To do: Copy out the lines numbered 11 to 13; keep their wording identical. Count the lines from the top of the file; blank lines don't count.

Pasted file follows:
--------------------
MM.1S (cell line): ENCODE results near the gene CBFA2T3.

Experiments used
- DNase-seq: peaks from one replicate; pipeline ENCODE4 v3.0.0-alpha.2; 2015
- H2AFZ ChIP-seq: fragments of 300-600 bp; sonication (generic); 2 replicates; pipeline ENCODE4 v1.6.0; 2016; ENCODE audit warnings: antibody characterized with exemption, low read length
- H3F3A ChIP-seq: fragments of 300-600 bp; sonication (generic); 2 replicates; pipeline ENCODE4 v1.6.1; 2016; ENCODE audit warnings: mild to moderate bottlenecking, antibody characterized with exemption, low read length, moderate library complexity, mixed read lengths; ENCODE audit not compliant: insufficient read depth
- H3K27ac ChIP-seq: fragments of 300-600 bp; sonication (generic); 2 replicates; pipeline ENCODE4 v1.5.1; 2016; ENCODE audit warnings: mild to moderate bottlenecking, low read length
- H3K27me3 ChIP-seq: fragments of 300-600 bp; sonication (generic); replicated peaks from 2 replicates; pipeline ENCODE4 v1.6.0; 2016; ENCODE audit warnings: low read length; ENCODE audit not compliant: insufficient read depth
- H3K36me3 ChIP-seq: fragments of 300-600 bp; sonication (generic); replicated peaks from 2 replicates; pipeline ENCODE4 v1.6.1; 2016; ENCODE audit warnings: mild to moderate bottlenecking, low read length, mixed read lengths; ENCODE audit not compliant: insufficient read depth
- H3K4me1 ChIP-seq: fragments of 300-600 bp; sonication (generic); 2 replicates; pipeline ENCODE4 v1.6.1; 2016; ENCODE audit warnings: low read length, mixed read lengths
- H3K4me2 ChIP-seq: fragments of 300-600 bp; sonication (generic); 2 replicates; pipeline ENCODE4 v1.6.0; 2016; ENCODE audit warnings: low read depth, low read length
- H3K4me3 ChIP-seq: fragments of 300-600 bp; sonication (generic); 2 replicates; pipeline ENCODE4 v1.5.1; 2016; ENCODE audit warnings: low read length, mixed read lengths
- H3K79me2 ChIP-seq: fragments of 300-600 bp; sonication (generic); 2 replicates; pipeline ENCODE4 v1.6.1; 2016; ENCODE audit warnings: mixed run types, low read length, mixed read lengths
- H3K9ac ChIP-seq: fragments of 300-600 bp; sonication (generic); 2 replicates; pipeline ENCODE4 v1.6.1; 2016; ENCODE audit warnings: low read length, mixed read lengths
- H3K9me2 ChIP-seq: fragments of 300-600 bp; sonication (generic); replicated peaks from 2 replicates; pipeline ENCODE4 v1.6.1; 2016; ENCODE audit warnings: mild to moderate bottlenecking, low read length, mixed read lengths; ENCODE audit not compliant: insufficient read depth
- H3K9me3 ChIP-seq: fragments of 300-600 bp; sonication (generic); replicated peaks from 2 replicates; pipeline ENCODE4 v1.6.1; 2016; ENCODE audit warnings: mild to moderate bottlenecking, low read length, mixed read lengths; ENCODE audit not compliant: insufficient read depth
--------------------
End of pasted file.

- H3K4me3 ChIP-seq: fragments of 300-600 bp; sonication (generic); 2 replicates; pipeline ENCODE4 v1.5.1; 2016; ENCODE audit warnings: low read length, mixed read lengths
- H3K79me2 ChIP-seq: fragments of 300-600 bp; sonication (generic); 2 replicates; pipeline ENCODE4 v1.6.1; 2016; ENCODE audit warnings: mixed run types, low read length, mixed read lengths
- H3K9ac ChIP-seq: fragments of 300-600 bp; sonication (generic); 2 replicates; pipeline ENCODE4 v1.6.1; 2016; ENCODE audit warnings: low read length, mixed read lengths